7 Alternatives to Youth Injustice

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Much of my work is situated at the juncture of youth injustice and social change. I believe that young people are inherently discriminated throughout our society simply because of their ages. That doesn’t mean that all young people everywhere have it equally as bad, but it does mean there are some common things everyone, everywhere can do to bring justice to children and youth of all ages.

7 Alternatives to Injustice towards Young People

  1. Watch Your Mouth. Adults routinely say dismissive, demeaning and patronizing things to children and youth. “You are too old for that!” or “You’re not old enough!” “What do you know? You haven’t experienced anything!” “It’s just a stage. You’ll outgrow it,” and “You’ll understand when you’re older” are all examples. Watch your mouth and speak justly to young people. Say things that show concern without being inconsiderate; use respectful language; and assume ability, not ignorance.
  2. Make Room. Everyday decisions are made about young people without young people. Parents, teachers, youth workers, caregivers, police, judges, business owners and store clerks, and others are constantly choosing what is best for children and youth without ever asking them what they think is best for themselves. Make room for young people by sharing decision-making opportunities with them. Give them appropriate ability to affect outcomes without overburdening them with too much responsibility – but ask them to tell you how much is too much, without just assuming, because you know what assuming does…
  3. Build Their Abilities. Anyone who spends time with young children knows that just because a 5-year-old can’t see over the counter doesn’t mean they don’t want to know what’s there. Build their abilities by providing proverbial stepping stools when appropriate, whether in your classroom, at your program or in your workplace. Offer training and educational opportunities that build the capacities of young people to participate. Provide age appropriate reading opportunities and websites that help them navigate complex topics, and spend meaningful time with them helping them learn more.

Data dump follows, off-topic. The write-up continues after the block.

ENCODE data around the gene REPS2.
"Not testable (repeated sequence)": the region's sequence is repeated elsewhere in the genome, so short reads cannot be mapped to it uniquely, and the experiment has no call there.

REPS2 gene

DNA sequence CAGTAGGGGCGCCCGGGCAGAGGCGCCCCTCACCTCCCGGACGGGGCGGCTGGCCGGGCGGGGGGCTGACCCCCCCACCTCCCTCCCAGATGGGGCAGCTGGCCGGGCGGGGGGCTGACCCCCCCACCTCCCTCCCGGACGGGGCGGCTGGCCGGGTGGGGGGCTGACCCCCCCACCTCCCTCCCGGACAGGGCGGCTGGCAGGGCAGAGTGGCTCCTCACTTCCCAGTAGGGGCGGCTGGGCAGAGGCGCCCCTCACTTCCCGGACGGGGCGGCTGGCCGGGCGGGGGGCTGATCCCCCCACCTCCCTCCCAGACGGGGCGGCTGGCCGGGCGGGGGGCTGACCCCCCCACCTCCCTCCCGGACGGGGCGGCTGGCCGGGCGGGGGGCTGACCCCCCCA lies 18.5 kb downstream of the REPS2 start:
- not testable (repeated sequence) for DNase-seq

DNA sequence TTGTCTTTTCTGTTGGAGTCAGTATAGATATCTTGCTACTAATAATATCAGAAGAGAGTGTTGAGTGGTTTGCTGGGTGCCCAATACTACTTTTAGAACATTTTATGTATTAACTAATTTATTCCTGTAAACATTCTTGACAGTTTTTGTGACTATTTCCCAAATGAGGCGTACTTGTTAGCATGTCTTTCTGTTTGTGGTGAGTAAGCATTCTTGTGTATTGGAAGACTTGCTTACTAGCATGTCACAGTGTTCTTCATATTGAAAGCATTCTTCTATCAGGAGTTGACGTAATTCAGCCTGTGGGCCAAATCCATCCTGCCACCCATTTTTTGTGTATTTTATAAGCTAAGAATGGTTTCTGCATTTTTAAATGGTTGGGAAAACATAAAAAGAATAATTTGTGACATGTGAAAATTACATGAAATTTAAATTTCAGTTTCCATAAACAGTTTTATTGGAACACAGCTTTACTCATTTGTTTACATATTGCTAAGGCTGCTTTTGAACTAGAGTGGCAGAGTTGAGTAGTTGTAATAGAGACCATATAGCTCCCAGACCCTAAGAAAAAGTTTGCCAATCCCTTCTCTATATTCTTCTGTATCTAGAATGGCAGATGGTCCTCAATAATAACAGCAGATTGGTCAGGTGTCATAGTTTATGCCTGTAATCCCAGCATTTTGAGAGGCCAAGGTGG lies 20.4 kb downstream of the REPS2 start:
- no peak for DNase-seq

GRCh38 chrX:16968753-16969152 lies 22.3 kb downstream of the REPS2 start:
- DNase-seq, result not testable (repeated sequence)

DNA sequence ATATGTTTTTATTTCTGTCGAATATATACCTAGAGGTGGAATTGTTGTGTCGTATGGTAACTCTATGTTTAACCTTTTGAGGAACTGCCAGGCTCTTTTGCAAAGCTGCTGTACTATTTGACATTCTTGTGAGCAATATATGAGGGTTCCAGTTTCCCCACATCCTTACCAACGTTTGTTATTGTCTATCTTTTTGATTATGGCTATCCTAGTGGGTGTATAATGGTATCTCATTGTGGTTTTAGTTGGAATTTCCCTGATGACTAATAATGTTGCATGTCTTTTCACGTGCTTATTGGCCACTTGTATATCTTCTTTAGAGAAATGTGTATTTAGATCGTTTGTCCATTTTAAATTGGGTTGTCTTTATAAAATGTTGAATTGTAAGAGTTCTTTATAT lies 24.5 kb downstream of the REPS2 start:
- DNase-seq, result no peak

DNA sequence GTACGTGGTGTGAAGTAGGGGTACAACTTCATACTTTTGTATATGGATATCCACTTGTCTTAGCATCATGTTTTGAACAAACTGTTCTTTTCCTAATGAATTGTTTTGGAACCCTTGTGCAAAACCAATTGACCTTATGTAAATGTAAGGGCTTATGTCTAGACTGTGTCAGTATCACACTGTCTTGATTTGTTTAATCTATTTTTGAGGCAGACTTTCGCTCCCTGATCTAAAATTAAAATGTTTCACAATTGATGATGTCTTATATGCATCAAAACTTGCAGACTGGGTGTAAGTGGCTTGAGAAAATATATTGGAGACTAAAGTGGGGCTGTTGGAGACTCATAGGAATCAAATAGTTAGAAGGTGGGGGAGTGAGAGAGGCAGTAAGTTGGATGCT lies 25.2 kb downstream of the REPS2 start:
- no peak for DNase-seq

4. Stop Punishing, Start Teaching. Children and youth are punished in so many ways by adults throughout their lives that most punishments feel arbitrary and meaningless to them. They are routinely criticized, yelled at, invalidated, insulted, intimidated, or made to feel guilty by adults in all sorts of settings. This undermines young peoples’ self-respect and dismantles their better judgment, rendering their self-decision making abilities worthless. Stop punishing young people and start teaching them instead. Give multiple options and show practical outcomes to actions, and demonstrate positive decision-making constantly and on purpose.
  5. Share Real Control. What spaces, places, times and outcomes do children and youth really control? Do parents and guardians always have the ultimate authority over the behaviors, attitudes and ways that young people presentation themselves? Or can young people learn to control their own bodies, their space and their possessions? Stop kissing little children without their permission. Don’t touch a young person’s head without their permission. Don’t assume your teenager is doing evil things on the Internet. Allow your child to decide what they want to dress like for school. Share real control with young people and learn with them on purpose.
  6. Stop Being Afraid. There is nothing no more sinister, evil or forlorn about young people today than when you were young. In fact, children and youth are a lot like you were – curious, expansive, hopeful and passionate – before you got older. Stop being afraid of them, and of YOU. You were young once, too. Stop making adulthood sound so terrible and terrifying; its a reward to get here, and we should teach young people they should appreciate getting older, too.
  7. Challenge Other Adults. The last part of this formula is the worst, because it demands you not only do something about yourself and your actions, but that you challenge other adults to do the same too. If you’re a parent, don’t settle for your students being treated poorly by teachers. If you’re a supervisor, don’t treat your young workers as less-than simply because of their ages. Challenge other adults by advocating for full and equitable roles for children and youth in your home, at school, throughout your communities, in businesses, and across government agencies. Challenge other adults to stand up for what’s right and to stop youth injustice.

Injustice for young people breeds injustice for adults, both in terms of accepting injustice and perpetuating injustice. We can do better than that, and by doing better than that we will challenge injustice for all times.

Just as importantly, when adults use practical, considerate alternatives throughout the lives of children and youth, we’ll get practical, considerate outcomes that reflect our investments. Because learning new ways to understand, exploring new ways to interact, and building new beliefs in the outcomes young people demonstrate are investments. They’re investments in our present times, and in the future.

Let’s keep that in mind. Learn more about youth/adult partnerships and youth voice today.

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